The fathead minnow is a common, dull gray baitfish, but it has acquired an outsize importance for researchers studying endocrine disruption. This little fish is to aquatic toxicology what mice and rats are to drug trials.
Minnesota researchers used it recently to explore the effects of exposure to the effluent streams from wastewater treatment plants.
Extrapolating is not ideal. Fish get a lot more exposure to polluted water than people. They live in the water, while we just drink or swim in it.
The male fathead minnow’s fat pad and pimple-like bumps, called tubercules, will shrink if he is exposed to estrogen. Fathead minnows, sold in Wisconsin bait shops and swimming in its waters, are a key species for research on endocrine disruption. (Photo courtesy John Lyons, Wisconsin Department of Natural Resources)
And these experiments cannot be done on people.
Luckily, the endocrine systems of fish and people are fundamentally similar, said Dalma Martinovic-Weigelt, a researcher at the University of St. Thomas, in St. Paul, who coauthored the study.
"If a chemical can affect hormones in fish, usually that chemical will also affect those same systems in humans," Martinovic said.
Normally the female fathead minnow sticks a few hundred eggs to the underside of a ledge, then considers the job done. The male does all the work of guarding the eggs.
He rubs the eggs against the fat pad and pimple-like bumps on his head, maybe to keep them clean. The bumps are secondary sex characteristics, like hairy armpits on humans.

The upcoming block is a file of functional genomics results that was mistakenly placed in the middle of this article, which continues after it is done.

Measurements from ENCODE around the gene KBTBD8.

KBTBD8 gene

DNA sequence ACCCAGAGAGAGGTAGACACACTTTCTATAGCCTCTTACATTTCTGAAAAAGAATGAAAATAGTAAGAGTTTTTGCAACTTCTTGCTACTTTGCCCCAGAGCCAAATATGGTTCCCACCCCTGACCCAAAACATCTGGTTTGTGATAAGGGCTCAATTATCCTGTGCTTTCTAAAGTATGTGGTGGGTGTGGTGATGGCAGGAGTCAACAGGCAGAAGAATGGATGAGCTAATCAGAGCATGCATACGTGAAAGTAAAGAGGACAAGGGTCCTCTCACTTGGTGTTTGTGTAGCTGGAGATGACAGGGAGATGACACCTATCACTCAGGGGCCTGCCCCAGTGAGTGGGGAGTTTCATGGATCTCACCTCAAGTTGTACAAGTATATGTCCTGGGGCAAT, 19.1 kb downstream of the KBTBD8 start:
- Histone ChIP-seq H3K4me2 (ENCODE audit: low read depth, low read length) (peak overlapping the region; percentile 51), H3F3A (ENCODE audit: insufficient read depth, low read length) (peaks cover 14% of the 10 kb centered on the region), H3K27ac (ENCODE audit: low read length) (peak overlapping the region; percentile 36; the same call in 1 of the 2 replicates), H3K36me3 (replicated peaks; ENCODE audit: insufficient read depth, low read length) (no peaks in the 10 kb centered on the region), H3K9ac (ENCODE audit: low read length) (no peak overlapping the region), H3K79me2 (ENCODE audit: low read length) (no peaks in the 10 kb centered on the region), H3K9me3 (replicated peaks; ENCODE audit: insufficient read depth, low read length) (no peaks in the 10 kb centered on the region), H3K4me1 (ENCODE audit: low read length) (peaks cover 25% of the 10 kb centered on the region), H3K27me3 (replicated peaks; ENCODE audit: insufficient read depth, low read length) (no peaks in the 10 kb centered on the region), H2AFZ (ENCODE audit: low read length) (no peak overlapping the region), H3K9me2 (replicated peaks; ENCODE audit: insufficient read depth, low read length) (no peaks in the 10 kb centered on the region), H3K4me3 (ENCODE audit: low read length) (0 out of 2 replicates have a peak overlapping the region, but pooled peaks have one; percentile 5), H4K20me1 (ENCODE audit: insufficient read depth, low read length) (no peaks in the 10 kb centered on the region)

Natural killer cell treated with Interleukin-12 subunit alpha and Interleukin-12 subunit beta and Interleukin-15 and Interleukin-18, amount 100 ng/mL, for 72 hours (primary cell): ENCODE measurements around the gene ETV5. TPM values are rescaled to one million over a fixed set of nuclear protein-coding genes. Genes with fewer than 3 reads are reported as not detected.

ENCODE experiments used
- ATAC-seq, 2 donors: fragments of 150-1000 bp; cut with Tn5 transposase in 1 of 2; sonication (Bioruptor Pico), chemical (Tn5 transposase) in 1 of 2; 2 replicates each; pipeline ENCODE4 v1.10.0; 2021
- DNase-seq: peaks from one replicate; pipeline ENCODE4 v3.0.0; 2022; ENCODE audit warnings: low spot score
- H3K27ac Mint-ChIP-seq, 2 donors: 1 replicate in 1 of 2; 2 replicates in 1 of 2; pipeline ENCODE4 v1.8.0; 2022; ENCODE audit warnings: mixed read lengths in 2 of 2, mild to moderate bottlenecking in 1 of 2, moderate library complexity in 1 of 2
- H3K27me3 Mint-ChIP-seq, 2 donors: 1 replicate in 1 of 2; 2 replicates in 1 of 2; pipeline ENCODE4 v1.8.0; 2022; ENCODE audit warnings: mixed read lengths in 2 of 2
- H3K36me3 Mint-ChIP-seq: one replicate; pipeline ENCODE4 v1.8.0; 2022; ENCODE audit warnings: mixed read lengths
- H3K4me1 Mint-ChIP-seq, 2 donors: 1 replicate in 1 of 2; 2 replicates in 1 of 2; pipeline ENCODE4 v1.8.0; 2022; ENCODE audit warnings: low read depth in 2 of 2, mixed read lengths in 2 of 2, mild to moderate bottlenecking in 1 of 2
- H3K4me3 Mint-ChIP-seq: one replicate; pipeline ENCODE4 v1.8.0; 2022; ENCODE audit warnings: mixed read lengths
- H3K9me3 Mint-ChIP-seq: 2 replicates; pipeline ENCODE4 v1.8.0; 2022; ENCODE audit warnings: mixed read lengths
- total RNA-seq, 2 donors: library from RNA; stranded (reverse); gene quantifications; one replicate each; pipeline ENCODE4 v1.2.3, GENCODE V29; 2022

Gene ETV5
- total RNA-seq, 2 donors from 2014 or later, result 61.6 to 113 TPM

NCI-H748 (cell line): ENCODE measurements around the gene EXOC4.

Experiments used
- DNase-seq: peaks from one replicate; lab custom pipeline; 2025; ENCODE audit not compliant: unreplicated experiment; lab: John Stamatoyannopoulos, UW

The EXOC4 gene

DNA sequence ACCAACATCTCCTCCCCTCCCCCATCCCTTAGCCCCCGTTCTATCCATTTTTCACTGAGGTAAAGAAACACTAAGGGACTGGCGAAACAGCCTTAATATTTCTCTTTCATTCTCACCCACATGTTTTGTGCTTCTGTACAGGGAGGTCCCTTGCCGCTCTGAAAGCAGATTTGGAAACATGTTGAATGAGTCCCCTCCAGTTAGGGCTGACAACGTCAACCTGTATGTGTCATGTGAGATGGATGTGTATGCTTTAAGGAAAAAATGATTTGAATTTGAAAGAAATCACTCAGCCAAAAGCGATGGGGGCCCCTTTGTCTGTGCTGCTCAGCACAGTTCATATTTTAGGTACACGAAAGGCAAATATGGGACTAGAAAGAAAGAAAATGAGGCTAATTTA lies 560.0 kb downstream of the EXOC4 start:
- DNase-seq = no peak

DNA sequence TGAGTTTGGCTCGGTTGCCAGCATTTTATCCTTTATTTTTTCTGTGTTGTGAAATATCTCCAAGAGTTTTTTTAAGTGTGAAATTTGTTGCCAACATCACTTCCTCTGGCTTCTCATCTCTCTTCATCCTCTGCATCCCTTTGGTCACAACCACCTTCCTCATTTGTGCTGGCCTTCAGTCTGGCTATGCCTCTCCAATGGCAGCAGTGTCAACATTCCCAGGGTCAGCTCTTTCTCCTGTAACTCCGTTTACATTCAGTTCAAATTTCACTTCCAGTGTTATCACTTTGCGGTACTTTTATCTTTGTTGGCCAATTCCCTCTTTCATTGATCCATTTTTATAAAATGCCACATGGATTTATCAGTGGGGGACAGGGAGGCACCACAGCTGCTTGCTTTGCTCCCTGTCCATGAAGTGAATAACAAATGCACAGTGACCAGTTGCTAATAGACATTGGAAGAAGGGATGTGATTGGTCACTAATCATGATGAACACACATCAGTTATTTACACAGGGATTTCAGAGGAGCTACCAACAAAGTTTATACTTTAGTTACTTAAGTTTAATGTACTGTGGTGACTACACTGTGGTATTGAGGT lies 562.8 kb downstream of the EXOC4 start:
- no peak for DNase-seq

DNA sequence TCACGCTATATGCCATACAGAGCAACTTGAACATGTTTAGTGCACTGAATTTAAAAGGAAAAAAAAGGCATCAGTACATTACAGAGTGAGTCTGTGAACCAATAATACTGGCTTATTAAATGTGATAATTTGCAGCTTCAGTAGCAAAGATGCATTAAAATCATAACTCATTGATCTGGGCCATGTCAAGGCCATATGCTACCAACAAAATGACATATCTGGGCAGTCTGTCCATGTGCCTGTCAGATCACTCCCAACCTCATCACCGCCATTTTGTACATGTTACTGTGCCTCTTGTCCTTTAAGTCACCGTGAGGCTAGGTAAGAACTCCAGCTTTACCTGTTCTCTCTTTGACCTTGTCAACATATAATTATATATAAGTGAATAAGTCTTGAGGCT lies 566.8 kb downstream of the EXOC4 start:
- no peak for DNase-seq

But fathead minnows are vulnerable to chemicals. Expose a female to testosterone and she'll start developing a fat pad. Add estrogenic chemicals to the male's water, and his bumps shrink. Other changes are less obvious. He may not take such good care of his nest. He is not as competitive or aggressive toward other males. His testes will not develop, and he will produce less sperm.
Or he may be slower to swim away from predators.
Martinovic and her collaborators found that male minnows exposed to wastewater treatment plant effluent acted
like they'd been exposed to estrogens.
The males managed to mate if other males were not around. But if they had to compete with the control males, however, they "suffered nearly total reproductive failure": They had no game. Probably, the researchers hypothesized, due to their behavioral changes.
In another study, Martinovic and colleagues ground up exposed minnows' livers and purified the genetic material in them to measure how exposure might have affected the activation of thousands of genes.
They found that changes in gene expression followed the chemical composition of the effluents. The more stuff in the water, the more genes were affected. And the affected genes were those involved in reproduction and immune systems.
At some sites, Martinovic said, she saw a big difference between upstream and downstream effects.
In others, especially those already polluted upstream, she saw less of a difference.
To Martinovic, that meant the effluent was not the only source of chemicals. In other words, she said, "we have a problem to begin with - and we're just adding to that problem."
This project was supported by the Fund for Investigative Journalism and the Fund for Environmental Journalism. The nonprofit Wisconsin Center for Investigative Journalism collaborates with Wisconsin Public Radio, Wisconsin Public Television, other news media and the UW-Madison School of Journalism and Mass Communication.